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What is a Balanced Budget- Meaning, Importance, Advantages and Disadvantages

9 Mins 23 Jan 2024 0 COMMENT
Balanced budget

What is a balanced budget?

A balanced budget is one where an entity's revenue is equal to its expenses. The term balanced budget is generally used for government budgets. A surplus situation, i.e. where the revenue is more than the expenses. In such a case, it’s also called a surplus budget. However, where the expenses are higher than the revenue, it’s also called a deficit budget, which is usually financed by government borrowing. A balanced budget reflects a good management of the economy by the government.

How does a balanced budget work?

A balanced budget occurs when the government prepares its annual plan in a manner that its expenses don’t exceed its revenue. In such a scenario, it can match its spending on wages, infrastructure creation, defence sector, healthcare, pension, subsidies, etc against the revenue it is going to earn through taxes, duties, monetization of assets, interest, etc.

Components of a balanced budget

There are two components in a balanced budget.

1. Revenue earned by the government or a company:

A government earns revenue through taxes, import, export and other duties, monetization of assets, interest income and so on. A company earns its revenue through the sale of goods and services.

2. Expenses to be incurred by the government or a company:

This includes spending on infrastructure, healthcare, defence, salaries, pensions, and subsidies in case of a government. A company spends on land and building, plant and machinery, office equipment, raw materials, and salaries.

Importance of a balanced budget

A balanced budget is important to ensure that governments spend within the limits of their revenue. It brings discipline into the way governments approach spending. It helps them to focus on projects and schemes that are most needed for the growth of the economy and its people. Governments are forced to borrow in case there is a deficit budget to make up for the shortfall in revenue. When governments know they can easily borrow, it can tempt them to spend excessively, sometimes indulging in wasteful expenditure and populist schemes.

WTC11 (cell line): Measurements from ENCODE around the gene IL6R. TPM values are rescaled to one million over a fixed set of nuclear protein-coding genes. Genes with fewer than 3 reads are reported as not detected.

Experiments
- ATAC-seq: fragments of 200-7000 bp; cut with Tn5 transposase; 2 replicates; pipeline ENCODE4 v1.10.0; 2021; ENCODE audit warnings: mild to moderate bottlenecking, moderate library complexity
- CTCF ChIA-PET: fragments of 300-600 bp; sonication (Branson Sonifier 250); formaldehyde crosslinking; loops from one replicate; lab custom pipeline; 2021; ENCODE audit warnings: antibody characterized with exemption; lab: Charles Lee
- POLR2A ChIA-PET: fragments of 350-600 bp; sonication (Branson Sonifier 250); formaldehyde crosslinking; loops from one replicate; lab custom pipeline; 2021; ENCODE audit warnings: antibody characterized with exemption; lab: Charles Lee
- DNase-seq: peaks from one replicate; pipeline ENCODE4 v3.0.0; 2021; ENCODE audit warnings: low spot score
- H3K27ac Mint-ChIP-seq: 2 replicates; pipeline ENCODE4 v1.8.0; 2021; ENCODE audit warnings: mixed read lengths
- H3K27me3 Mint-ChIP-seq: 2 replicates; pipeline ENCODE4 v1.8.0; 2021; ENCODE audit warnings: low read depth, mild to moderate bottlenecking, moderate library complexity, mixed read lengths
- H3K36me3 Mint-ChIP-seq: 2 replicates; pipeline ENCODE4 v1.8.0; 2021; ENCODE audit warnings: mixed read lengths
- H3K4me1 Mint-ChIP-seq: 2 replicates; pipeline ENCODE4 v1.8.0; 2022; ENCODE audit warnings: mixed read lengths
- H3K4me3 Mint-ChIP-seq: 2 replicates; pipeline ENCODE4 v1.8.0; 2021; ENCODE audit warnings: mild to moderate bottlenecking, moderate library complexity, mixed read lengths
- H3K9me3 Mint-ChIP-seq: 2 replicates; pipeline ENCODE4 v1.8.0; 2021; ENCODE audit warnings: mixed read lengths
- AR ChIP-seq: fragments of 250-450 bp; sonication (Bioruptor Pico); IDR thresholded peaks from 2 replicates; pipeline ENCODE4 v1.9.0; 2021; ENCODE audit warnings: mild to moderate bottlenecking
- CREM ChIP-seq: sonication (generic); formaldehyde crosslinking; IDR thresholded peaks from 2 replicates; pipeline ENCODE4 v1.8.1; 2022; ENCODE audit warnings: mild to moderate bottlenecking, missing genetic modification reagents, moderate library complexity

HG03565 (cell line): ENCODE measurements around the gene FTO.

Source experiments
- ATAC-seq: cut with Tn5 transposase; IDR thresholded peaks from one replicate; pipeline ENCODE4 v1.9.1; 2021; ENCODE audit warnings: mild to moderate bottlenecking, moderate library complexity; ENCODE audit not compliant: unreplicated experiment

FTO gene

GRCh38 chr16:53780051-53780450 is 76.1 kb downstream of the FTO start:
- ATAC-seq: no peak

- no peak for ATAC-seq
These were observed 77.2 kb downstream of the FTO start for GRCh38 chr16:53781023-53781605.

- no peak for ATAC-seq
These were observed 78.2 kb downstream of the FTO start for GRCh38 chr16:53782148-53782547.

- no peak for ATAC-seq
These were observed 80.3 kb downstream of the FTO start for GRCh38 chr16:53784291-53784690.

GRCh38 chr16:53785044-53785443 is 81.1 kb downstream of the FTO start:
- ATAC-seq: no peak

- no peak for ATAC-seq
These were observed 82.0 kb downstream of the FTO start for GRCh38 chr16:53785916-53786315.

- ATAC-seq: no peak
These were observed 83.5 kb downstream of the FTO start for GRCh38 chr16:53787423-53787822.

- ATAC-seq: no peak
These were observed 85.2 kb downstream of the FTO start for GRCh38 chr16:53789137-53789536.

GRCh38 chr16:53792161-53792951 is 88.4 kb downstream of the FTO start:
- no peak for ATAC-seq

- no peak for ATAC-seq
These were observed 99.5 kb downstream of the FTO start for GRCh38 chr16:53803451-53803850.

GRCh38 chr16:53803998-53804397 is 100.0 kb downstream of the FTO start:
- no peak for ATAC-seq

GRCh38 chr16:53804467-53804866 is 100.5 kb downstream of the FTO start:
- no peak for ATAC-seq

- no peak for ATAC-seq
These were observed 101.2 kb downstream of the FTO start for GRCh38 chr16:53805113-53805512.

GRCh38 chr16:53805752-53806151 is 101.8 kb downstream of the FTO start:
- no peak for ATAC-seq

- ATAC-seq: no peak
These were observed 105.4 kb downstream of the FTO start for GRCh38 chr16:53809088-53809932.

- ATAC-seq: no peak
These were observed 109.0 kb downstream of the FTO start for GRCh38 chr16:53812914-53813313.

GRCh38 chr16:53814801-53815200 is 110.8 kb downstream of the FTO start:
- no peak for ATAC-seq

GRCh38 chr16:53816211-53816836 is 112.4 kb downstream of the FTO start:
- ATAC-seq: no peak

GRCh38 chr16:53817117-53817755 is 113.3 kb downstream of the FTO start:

At the same time, surplus budgets may not be liked at times as people may feel that the government is excessively taxing them or not passing on them the benefits that it can. It can lead to demands for lower taxes and doles.

On occasions, it may be prudent for governments to run a budget deficit, as advised by famous economist, John Maynard Keynes. This is when growth is lacking or there is a need to raise investments and the revenue isn’t enough to support it. In such a case, governments can run a deficit and borrow to fund infrastructure projects. This investment will create jobs and spur economic activity.  

Balanced budgeting examples

Countries like Ireland, Germany, Switzerland, and South Korea usually post budget surpluses, which could be considered a balanced budget. Kuwait posted a budget surplus in 2022-23, thanks to high oil prices in the year. In the last couple of years, Brazil has also posted monthly budget surpluses, owing to booming exports of commodities, mainly agricultural.

Advantages of a balanced budget

1. Systematic or Disciplined Approach:

A balanced budget is important to ensure that governments spend within the limits of their revenue. It brings discipline into the way governments approach spending.

2. Maintains Government's Focus:

It helps them to focus on projects and schemes that are most needed for the growth of the economy and its people.

3. Managing Economy:

A government that does not borrow also ends up keeping interest rates low, leaving funds for investments by the private sector.

4. Efficient Resource Allocation:

It also prevents unhealthy competition between political parties to resort to populist schemes and borrow excessively to fund their pet projects. This leads to a fair and equitable society that lives in harmony.

Disadvantages of a balanced budget

Lack of Focus on Different Sectors: The government or the private enterprise can end up too narrowly focused on numbers and finances while overlooking the need to improve infrastructure and create jobs. That can create social disharmony too in the long term. Thus, it may not be a bad idea to run a deficit and borrow to create vital long-term infrastructure like roads, ports, and power. This will in turn create jobs and increase tax revenue for the government.


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